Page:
“Did I ever tell you I had scarlet fever as a kid?” she asked.
“Don’t think so.”
And then she told me how she had come down with scarlet fever and when the doctor in Snyder had been unsuccessful in treating her, he told Both of her parents worked, so her father put her in his patrol car and drove her to Dallas where he checked her into the hospital and then told her he’d come back to pick her up when she was better. She spent six weeks in the hospital alone. She was seven.
“Are you kidding me?”
I couldn’t imagine leaving my son alone for even one night.
“I’ve been afraid of being left behind. That’s why I got so upset when I lost you in the store.”
“I’m sorry, Mom. I didn’t know.”
A year later my mother was diagnosed with breast cancer. Maybe it was the fact that she’d let the genie out of the bottle by telling me about the hospital or maybe she was afraid that if she didn’t share her stories, they would be lost, but time and time again, she would ask, “Did I ever tell you…”
And my answer was always. “No,” as she knew it would be.
Her stories became increasingly painful until she reached the last one.
“Did I ever tell you about the night Jim attacked me?” Jim was her older brother, disabled not only by an umbilical cord wrapped around his neck but also from the excuses my grandparents made for him.
“No.” I held my breath.
“You were a baby. Your daddy had an overnight work thing, and we were spending the night at Aunt Betty’s.”
I nodded for her to go on even though I didn’t want to hear anymore.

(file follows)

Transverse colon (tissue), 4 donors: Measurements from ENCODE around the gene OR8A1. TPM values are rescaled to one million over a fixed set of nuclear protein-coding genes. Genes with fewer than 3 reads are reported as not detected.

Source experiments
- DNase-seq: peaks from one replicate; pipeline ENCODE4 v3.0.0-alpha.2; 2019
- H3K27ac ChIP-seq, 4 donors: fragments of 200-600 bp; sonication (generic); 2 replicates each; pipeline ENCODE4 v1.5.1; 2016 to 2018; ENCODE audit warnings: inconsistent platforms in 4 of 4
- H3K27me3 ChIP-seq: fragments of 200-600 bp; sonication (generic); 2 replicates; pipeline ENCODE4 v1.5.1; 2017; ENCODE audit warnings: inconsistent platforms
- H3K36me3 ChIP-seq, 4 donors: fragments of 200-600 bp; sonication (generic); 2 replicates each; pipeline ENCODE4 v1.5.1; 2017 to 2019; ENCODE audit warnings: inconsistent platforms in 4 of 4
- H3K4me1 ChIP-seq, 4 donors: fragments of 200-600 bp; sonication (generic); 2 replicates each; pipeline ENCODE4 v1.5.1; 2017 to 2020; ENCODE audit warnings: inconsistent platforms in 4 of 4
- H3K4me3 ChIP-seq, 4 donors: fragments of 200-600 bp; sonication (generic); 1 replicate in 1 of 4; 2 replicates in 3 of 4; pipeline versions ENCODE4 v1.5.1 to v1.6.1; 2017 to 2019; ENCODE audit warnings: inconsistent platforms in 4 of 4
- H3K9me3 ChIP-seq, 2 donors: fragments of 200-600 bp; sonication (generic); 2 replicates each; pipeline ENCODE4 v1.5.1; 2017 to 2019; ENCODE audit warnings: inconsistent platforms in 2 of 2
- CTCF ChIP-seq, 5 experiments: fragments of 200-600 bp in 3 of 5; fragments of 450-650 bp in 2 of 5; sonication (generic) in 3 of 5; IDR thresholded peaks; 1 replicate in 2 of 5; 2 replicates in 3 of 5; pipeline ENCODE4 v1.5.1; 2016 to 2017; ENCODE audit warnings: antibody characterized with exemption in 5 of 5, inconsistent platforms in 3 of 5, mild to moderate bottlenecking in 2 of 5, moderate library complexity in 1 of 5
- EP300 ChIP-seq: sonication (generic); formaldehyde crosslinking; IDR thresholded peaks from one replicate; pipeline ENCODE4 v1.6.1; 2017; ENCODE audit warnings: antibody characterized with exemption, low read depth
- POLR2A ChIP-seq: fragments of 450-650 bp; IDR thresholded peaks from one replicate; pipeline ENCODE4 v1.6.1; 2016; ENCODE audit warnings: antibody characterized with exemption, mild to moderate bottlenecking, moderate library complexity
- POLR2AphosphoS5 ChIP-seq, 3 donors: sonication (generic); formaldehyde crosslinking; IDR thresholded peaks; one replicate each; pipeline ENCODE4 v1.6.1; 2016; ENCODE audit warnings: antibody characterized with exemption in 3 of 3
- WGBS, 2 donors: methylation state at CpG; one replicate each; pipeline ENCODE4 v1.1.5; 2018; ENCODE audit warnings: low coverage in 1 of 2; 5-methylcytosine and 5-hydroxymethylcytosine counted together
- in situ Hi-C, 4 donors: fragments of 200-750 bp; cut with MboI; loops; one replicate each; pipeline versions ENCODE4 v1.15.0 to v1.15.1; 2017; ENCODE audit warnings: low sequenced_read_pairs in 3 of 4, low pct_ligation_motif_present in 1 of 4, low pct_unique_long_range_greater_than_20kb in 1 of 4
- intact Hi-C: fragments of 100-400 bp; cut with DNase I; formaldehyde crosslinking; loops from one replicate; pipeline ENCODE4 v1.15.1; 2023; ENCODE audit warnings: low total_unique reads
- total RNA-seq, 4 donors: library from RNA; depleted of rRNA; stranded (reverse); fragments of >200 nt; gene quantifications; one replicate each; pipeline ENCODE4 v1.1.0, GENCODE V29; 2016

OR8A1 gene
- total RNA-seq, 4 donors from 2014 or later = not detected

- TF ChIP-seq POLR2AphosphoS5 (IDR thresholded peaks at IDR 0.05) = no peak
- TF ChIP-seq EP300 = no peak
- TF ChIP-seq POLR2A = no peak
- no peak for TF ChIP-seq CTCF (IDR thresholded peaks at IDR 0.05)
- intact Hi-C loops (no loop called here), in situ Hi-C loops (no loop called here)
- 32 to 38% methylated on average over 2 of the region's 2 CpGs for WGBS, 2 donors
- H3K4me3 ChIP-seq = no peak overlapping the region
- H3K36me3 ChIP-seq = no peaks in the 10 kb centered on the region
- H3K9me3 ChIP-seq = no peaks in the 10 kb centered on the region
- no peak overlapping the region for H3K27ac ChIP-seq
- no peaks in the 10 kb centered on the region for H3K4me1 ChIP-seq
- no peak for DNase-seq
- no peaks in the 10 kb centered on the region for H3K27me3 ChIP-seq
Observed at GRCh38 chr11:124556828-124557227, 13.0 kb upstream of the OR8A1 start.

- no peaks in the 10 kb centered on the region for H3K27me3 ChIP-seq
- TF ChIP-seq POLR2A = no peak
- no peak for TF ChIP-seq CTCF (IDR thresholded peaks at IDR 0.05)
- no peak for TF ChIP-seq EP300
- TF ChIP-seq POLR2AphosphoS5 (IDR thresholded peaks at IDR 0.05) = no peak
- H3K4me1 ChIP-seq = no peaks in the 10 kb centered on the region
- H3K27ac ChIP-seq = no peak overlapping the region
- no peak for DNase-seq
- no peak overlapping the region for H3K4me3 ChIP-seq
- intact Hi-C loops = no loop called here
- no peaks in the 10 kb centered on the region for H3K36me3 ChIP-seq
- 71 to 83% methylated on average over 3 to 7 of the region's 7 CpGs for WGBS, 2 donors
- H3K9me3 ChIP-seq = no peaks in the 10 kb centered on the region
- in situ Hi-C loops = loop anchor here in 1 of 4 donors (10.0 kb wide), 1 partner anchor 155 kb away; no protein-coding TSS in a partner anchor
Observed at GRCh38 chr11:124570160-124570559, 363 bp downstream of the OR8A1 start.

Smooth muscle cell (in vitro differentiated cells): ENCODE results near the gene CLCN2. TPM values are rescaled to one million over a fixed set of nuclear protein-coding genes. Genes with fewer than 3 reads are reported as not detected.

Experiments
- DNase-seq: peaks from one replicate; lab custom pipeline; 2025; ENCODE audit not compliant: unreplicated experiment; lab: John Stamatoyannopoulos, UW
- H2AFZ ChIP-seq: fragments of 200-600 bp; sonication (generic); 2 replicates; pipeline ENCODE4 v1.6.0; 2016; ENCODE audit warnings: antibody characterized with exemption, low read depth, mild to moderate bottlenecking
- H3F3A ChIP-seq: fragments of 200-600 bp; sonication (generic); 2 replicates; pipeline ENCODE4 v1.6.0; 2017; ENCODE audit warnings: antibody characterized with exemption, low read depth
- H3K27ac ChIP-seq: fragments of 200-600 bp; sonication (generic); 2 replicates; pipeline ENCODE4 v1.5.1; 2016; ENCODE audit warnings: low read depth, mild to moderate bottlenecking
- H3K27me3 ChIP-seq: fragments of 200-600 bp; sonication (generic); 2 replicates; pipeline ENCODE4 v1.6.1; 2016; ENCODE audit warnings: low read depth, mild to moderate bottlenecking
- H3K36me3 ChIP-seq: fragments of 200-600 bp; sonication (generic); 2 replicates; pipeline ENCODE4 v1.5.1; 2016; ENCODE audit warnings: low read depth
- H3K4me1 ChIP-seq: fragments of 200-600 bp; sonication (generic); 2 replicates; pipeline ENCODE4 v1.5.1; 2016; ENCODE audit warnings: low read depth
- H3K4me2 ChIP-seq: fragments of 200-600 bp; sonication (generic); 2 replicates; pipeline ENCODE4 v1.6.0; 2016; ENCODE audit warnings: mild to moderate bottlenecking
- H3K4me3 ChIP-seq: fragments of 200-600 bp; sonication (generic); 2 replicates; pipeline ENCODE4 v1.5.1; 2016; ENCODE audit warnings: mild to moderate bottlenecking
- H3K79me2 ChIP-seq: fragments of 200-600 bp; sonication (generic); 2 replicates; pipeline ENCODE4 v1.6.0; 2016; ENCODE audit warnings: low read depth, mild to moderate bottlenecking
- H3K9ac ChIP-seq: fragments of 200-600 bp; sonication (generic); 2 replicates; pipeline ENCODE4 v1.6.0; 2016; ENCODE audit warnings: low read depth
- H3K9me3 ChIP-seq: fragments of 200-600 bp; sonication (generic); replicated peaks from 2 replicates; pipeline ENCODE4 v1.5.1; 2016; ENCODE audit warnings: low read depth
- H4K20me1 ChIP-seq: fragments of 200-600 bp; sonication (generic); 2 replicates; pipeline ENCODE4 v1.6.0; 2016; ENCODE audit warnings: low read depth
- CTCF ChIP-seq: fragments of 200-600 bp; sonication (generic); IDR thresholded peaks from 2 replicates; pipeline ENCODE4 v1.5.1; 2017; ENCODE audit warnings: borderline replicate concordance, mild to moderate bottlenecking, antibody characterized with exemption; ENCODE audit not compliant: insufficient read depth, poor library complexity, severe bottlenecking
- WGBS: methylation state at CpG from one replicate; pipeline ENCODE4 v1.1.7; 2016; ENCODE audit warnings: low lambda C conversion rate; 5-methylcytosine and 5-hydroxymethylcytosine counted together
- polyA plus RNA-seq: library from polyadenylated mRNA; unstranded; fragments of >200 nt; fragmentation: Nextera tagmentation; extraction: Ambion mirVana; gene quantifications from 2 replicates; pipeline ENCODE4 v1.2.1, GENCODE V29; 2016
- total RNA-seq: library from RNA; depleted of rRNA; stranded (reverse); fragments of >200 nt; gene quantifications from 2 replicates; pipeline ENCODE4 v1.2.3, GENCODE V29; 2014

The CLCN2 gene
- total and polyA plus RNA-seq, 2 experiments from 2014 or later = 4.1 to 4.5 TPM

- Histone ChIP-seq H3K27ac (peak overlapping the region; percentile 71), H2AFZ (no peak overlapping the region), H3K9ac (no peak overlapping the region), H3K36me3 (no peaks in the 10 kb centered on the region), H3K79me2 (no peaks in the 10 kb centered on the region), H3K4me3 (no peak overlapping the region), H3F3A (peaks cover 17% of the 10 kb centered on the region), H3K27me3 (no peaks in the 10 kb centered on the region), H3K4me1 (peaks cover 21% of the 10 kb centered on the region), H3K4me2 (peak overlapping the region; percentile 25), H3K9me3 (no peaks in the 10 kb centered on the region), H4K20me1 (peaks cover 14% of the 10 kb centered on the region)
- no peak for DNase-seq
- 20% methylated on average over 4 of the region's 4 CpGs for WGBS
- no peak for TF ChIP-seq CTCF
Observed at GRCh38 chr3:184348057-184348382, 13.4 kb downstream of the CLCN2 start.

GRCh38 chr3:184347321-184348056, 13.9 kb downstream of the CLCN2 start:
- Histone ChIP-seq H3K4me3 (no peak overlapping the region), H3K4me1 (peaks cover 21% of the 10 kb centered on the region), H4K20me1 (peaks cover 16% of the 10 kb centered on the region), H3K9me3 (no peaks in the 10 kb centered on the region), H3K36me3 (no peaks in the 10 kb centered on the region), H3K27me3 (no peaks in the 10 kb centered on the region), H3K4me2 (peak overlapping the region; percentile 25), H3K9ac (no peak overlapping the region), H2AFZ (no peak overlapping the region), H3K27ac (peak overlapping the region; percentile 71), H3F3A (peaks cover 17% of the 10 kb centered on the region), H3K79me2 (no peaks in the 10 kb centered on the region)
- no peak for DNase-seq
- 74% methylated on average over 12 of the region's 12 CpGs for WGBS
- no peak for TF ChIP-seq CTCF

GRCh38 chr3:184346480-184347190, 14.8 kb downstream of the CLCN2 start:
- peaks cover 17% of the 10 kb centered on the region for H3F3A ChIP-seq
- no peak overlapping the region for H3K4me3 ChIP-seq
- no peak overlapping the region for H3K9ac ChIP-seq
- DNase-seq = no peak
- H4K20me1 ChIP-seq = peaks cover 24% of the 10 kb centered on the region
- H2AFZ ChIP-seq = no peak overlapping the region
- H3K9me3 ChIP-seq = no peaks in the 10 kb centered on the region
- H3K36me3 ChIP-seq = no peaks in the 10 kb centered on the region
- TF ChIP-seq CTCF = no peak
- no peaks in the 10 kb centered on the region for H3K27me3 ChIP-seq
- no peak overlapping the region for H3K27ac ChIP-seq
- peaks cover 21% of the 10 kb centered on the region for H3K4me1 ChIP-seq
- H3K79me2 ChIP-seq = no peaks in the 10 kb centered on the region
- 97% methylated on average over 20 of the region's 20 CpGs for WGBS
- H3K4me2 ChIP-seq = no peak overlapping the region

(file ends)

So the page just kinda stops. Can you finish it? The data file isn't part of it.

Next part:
“Granny and Pawpaw and Jim were there too, and it was the middle of the night when I woke up because someone was touching me.” She paused. “When I realized it was Jim, I started screaming. It woke everybody up.”
“Then what happened?”
“Well the next morning, Daddy took Jim to Big Springs.” We both understood that by “Big Springs,” she didn’t mean the dusty West Texas town but instead the mental hospital there.
“I was so surprised. I didn’t think Daddy’d do that for me.”
I started to cry, and my mother rubbed my back, just as she had done when I was a child.
My mother died a few months later. Along with her most painful memories, she also left me a box of photos. They document my mother’s life as she wanted it to be, but I see the reality.
One photo shows my mother as a freckle-faced little girl with barrettes holding back her wild hair, and I imagine her lying under the white sheets of a hospital bed, her face buried in the pillow as she cries, believing no one will ever return for her.
In another, she is a young woman with porcelain skin—her freckles now so faint, they’re barely noticeable—and she holds me as a swaddled newborn. I imagine her holding another swaddled baby, once again in a cold and antiseptic hospital room, and she sings softly to my baby brother who has only hours to live.
Then there’s the photo of my mother standing in the front yard of my grandparents’ house with her adult siblings. They mug for the camera, but I see my mother’s unease, and I know this was taken shortly after my uncle was released from Big Springs. I leave this photo at the bottom of the box because it reminds me of my mother’s final story, the one that haunts me less because my mother was attacked by her own brother and more because she was surprised that her father chose to protect her. Her father, my grandfather who made me vanilla ice cream.
I wish, just once, he had made strawberry.